Perils of spear fishing

AFTER two accidents involving spear fishermen at Storm Bay since October, the South Coast Sea Snipers have urged people to be careful in the water this summer.

A 52-year-old Kiama spear fisherman was treated for shortness of breath after he went under several times on October 31 and was rescued by bystanders, while on December 17, a 12-year-old boy was speared in the leg and recovered by Kiama surf lifesavers.

South Coast Sea Snipers president and student paramedic Max Gordon-Hall encouraged spear fishers to join a club because equipment retail outlets did not always offer safety advice.

"Everyone likes to go in the water, have a look around and see what's there," he said.

"People are only just learning after all these incidents have occurred that a club's the best way to learn because you've got this experience at your fingertips for junior divers to ask questions."

Founded just a year ago, the club already boasts 30 members from North Wollongong to Batemans Bay and meets monthly for social and competition dives, safety seminars and pool dives to learn about how to respond to shallow water blackouts.

Mr Gordon-Hall said shallow water blackouts were the most common danger facing spear fishers.

"It's basically that you dive too deep for your ability so when you come up from a depth, you'll come up to the last couple of metres, you run out of oxygen and the oxygen will expand," he said.

"When you get to the surface and exhale, the lack of oxygen to your brain says, 'I've had enough' and you pass out, and if your buddy's not there to do a rescue breath, you can be face-down in the water or under the water.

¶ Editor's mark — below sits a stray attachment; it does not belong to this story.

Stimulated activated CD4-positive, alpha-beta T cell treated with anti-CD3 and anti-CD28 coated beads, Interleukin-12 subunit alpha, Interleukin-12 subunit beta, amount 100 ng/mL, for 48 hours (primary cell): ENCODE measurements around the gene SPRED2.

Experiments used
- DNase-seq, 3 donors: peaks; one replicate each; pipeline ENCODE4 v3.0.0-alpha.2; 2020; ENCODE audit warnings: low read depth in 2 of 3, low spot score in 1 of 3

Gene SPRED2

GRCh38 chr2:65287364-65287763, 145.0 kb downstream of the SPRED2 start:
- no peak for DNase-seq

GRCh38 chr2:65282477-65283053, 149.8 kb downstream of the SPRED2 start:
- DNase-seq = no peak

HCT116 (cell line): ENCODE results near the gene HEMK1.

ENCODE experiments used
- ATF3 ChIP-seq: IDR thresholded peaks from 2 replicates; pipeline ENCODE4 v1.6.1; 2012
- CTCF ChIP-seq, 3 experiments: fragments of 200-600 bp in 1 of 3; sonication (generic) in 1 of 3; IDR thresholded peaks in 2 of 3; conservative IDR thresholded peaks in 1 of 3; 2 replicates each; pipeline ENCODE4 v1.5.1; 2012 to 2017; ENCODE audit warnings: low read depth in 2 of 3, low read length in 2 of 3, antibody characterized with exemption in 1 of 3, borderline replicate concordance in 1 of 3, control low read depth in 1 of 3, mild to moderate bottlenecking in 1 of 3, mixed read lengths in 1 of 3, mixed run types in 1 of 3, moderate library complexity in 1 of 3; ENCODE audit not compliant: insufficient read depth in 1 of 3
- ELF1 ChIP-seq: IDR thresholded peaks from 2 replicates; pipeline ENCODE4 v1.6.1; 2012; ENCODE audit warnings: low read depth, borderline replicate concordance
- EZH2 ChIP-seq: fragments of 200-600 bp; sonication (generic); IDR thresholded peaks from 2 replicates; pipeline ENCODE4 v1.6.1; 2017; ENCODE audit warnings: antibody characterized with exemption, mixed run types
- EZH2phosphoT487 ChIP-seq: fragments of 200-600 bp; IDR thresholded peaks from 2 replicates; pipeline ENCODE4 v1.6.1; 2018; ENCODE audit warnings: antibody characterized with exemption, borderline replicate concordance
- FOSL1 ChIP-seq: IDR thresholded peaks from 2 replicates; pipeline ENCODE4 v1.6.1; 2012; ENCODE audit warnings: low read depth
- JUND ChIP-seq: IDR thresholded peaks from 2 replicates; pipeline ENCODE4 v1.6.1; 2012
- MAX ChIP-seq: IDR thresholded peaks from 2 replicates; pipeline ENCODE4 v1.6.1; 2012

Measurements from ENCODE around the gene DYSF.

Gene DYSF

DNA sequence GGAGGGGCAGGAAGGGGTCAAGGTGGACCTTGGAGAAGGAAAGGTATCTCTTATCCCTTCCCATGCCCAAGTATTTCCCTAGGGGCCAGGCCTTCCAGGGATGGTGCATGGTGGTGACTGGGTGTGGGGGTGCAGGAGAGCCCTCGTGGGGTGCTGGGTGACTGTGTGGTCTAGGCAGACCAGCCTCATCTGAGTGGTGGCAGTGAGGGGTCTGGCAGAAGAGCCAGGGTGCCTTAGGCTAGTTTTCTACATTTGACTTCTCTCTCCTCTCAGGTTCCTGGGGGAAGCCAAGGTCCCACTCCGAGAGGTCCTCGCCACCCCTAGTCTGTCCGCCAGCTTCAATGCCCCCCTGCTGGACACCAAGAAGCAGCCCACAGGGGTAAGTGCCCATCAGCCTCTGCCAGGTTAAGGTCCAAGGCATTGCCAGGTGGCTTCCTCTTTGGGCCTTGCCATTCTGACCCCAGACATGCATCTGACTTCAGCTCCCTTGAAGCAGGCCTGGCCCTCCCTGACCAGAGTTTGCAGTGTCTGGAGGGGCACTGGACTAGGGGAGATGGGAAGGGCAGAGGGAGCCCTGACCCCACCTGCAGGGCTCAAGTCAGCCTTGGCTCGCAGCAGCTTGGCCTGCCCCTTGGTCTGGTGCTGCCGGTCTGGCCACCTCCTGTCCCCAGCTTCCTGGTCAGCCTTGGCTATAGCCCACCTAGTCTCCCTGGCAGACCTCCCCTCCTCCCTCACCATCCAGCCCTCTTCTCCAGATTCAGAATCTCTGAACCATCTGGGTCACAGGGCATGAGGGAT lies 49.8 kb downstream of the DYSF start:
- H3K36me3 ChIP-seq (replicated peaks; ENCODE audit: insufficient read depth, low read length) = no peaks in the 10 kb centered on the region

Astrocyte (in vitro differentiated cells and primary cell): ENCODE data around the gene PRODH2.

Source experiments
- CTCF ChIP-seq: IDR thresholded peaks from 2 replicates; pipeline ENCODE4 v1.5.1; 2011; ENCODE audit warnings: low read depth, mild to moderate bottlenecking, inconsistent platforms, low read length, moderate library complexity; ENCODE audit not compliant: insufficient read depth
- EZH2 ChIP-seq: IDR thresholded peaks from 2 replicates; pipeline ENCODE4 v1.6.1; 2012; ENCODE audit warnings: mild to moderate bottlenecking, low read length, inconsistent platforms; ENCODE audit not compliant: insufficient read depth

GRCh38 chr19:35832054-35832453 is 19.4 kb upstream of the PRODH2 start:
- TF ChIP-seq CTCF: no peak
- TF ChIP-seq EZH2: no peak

"That's why we say always dive with a buddy, that's the golden rule."

He also said boat strikes were a danger and urged spear fishers to use a float and flag - a yellow or orange floatation device with a white flag attached to the diver to signal their presence.

A boat strike killed a 27-year-old man at Currarong last year.

"As he was coming up from the bottom, the boat didn't see his float and flag. It hit him across the head and he died," Mr Gordon-Hall said.

"That's a pretty common thing, [skippers] not being aware of what a float and flag actually means. I've had numerous times that jetskis have run over me - I've been underwater luckily."

He said skippers with four-stroke motors needed to be particularly careful because divers were less able to hear them underwater.

To contact the club, visit or find it on Facebook.

Tablet - Narrow
Tablet - Wide